Thanks for your input. I do have a copy of the warranty deed which says it part, (after all the info on transfer of ownership, etc.)…"…it is distinctly understood and agreed, however, that grantors (my grandparents) herein expressly reserve for themselves, a one–sixty-fourth (1/64) of all oil, gas and minerals that may be saved and produced from said land to be delivered to grantors herein free of cost what the same be produced, it being our intention to hereby reserve for ourselves, and except from this conveyance a one-sixty-fourth of said oil, gas and other minerals, as a royalty interest, together with the right of ingress and egress over and across said land for the purpose of removing and marketing the same." It goes on: “TO HAVE AND TO HOLD, the above described premises, together with all and singular the rights and appurtenances thereto in anywise belonging unto the said J. T. Ehrlich, his heirs and assigns, subject to the reservations herein contained, forever; and we do hereby bind ourselves, our heirs, executors, and administrators to warrant and forever defend, all and singular this said premise herein conveyed unto J. T. Ehrlich his heirs and assigns against every person whomsoever lawfully claiming or to claim the same, or any part thereof.”

In the letter I received in Nov. of 2009, it says in part, “Enclosed please find an original, Ratification of Oil, Gas and Mineral Lease. This ratification will allow for pooling of your interest with other existing mineral and royalty interest in our Black Stone Brown Bear Unit and our proposed Grizzly Bear Unit.” On the first page of the lease it also says in part, “WHEREAS, the undersigned ELIZABETH RICHARDSON, whose address is…is an owner of a Royalty Interest, Nonparticipating Royalty Interest, Mineral Interest or other Nonexecutive Mineral interest under all or a portion of the Leased Premises, and desires to ADOPT, RATIFY, and CONFIRM the Lease and all of the terms and provisions thereof, as may be amended from time to time…”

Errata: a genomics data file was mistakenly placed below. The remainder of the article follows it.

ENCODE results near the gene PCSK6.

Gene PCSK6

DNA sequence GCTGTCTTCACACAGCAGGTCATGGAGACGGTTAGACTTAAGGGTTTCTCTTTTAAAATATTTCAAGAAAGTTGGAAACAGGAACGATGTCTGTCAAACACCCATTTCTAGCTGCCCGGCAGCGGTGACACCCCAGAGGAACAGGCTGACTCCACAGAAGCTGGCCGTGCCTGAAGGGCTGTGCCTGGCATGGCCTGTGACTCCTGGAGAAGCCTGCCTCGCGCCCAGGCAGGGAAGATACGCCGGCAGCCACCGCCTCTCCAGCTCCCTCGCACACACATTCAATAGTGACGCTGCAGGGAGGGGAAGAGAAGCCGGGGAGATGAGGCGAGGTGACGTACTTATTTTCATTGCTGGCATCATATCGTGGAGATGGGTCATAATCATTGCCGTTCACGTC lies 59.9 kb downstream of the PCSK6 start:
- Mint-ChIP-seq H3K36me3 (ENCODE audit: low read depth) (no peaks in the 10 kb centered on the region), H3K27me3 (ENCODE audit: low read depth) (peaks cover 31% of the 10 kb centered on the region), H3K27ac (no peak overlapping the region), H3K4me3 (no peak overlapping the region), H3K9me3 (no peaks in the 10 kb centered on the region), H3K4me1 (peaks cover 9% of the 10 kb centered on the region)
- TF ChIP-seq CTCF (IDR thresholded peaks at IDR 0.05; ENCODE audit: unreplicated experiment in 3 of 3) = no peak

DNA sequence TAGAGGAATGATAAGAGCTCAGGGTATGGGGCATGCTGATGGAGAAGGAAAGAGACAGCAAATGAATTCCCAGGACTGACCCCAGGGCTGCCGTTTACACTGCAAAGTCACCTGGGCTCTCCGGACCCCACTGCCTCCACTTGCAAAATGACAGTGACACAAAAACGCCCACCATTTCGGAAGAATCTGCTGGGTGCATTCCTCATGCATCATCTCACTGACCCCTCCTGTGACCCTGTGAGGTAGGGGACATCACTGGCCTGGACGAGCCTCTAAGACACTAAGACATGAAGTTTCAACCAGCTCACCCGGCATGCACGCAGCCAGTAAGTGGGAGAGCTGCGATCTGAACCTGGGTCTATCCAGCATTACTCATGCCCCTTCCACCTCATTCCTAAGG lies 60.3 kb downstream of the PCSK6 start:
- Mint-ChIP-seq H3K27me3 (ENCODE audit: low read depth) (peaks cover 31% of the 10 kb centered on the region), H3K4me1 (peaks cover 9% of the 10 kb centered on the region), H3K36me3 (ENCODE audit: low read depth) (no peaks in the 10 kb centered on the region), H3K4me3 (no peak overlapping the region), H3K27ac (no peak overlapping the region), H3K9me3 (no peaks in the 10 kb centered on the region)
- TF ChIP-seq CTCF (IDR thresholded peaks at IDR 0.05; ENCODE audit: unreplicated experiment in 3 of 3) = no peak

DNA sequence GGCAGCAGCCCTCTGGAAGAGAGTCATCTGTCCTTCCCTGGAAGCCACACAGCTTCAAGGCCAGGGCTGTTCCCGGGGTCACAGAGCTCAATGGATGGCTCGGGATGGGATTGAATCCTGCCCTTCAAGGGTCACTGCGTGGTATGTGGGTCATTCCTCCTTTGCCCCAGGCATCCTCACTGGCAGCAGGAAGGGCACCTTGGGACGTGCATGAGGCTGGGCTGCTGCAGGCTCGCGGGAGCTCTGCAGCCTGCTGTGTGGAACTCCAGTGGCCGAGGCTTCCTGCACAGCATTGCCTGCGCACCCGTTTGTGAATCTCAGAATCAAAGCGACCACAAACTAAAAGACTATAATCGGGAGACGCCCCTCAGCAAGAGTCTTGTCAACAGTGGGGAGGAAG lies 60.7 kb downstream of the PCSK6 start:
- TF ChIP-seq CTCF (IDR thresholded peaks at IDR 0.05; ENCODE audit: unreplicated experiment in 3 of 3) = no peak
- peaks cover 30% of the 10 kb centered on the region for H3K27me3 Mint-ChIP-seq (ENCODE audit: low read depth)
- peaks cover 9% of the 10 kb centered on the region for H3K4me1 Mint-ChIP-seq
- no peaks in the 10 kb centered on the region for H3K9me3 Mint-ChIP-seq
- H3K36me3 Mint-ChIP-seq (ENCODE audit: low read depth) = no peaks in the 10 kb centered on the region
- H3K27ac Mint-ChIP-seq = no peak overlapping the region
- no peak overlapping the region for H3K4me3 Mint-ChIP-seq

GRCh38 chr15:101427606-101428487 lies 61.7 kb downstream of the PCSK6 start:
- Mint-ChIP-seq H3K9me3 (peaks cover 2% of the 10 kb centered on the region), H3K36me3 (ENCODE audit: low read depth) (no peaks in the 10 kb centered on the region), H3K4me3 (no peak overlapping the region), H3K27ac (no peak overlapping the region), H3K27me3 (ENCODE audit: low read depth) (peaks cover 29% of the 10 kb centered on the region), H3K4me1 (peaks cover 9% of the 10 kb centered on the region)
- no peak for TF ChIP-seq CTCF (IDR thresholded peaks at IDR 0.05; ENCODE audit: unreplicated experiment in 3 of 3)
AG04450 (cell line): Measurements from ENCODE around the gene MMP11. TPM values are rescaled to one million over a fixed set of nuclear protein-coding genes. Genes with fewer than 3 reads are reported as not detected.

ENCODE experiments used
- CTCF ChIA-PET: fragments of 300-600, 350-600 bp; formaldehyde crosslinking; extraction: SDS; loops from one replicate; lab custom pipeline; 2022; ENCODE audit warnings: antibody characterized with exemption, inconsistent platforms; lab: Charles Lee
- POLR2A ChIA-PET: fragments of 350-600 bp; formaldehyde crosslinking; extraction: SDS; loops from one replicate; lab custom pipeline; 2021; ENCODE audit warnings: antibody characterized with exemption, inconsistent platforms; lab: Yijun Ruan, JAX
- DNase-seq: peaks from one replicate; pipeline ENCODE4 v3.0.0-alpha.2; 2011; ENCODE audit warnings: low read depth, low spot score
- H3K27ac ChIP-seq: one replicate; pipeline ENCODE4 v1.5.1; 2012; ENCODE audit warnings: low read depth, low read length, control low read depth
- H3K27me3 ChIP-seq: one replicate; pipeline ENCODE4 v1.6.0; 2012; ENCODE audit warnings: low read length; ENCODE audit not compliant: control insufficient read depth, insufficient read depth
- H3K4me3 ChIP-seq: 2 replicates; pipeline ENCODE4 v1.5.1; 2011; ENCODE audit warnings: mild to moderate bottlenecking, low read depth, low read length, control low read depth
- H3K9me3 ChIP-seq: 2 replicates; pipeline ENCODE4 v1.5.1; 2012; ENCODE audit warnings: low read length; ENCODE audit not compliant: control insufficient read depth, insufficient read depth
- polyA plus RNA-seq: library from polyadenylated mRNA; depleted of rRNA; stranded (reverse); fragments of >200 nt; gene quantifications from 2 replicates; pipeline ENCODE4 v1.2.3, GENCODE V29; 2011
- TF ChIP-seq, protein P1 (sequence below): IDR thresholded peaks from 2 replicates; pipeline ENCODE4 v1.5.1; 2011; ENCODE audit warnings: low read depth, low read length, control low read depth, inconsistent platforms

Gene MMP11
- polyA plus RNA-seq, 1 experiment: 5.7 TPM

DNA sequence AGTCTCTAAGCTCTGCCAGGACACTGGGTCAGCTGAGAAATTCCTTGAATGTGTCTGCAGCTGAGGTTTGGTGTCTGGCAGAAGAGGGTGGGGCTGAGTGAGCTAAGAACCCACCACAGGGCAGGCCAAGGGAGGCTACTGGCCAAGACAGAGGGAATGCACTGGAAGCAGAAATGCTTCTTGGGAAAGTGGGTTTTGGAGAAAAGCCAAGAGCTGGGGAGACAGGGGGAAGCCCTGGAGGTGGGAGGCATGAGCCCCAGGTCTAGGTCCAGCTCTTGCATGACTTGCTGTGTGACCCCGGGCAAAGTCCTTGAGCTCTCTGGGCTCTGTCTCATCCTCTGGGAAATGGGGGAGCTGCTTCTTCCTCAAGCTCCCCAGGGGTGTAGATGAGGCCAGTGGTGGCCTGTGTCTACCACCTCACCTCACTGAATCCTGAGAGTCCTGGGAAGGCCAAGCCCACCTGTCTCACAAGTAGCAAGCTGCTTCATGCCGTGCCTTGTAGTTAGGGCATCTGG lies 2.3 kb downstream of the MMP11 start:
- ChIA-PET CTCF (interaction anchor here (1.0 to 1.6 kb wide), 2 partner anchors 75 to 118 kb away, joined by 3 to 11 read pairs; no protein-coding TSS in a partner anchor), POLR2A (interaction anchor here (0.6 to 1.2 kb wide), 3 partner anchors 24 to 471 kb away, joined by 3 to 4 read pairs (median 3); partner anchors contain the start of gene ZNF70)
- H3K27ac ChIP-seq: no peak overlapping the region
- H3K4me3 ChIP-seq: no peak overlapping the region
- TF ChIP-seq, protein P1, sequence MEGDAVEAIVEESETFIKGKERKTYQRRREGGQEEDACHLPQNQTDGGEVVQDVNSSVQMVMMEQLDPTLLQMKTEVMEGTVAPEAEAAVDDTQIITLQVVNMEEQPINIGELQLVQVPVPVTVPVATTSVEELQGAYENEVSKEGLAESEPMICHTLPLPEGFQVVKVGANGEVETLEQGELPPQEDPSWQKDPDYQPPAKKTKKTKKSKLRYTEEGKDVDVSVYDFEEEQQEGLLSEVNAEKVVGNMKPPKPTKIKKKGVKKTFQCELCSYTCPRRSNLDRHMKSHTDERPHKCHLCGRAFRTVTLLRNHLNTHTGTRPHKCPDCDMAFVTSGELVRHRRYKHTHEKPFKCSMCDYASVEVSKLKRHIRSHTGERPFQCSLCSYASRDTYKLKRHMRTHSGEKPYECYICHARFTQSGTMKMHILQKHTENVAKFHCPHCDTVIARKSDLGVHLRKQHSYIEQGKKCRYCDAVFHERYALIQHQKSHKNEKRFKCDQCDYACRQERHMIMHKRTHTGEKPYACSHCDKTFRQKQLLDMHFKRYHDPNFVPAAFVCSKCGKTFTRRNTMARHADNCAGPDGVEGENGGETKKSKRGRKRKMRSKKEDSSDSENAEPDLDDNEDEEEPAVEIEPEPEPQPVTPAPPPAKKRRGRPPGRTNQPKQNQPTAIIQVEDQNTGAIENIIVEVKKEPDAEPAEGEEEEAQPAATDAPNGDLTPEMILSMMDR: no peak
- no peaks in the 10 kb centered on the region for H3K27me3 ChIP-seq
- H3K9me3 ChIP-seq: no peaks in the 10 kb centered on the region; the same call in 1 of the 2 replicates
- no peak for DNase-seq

What I don’t understand is, am I an owner of a Royalty Interest, a Nonparticipating Royalty Interest, Mineral Interest or other Nonexecutive Mineral interest…which one would apply…

Any translation appreciated!

Elizabeth

Philip Wynne said:

NOT LEGAL ADVICE

Dear Ms. Richardson,

As soon as I read your introduction, I thought that you must be a royalty owner, not a mineral owner, because I have never seen an Oil and Gas Lease per se (as opposed to a Memorandum of Oil and Gas Lease) that did not mention a royalty percentage.

Those who have mineral rights are entitled to negotiate a lease, receive a one-time bonus payment for executing the document, as well as some other rights. Those who have royalty rights are asked to sign a ratification, not a lease, do not receive a bonus payment, and receive royalty payments only if the well produces in paying quantities.

Based upon what you have stated, I believe that your grandfather owned this land, sold it, and reserved a royalty interest in the property for himself and his heirs. But it is possible that he reserved a mineral interest instead, in which case you would have some bargaining powers. You would have to inspect the deed where he sold the land to know which one.

Sincerely,

Philip Wynne

NOT LEGAL ADVICE

Dear Ms. Richardson,

According to my cousin, in Florida the surface owner automatically owns all the mineral rights and therefore receives all the royalty payments. So to figure out who owns the mineral rights one only has to look up the surface owner at the Appraisal District. I doubt that there is a very vibrant landman community there.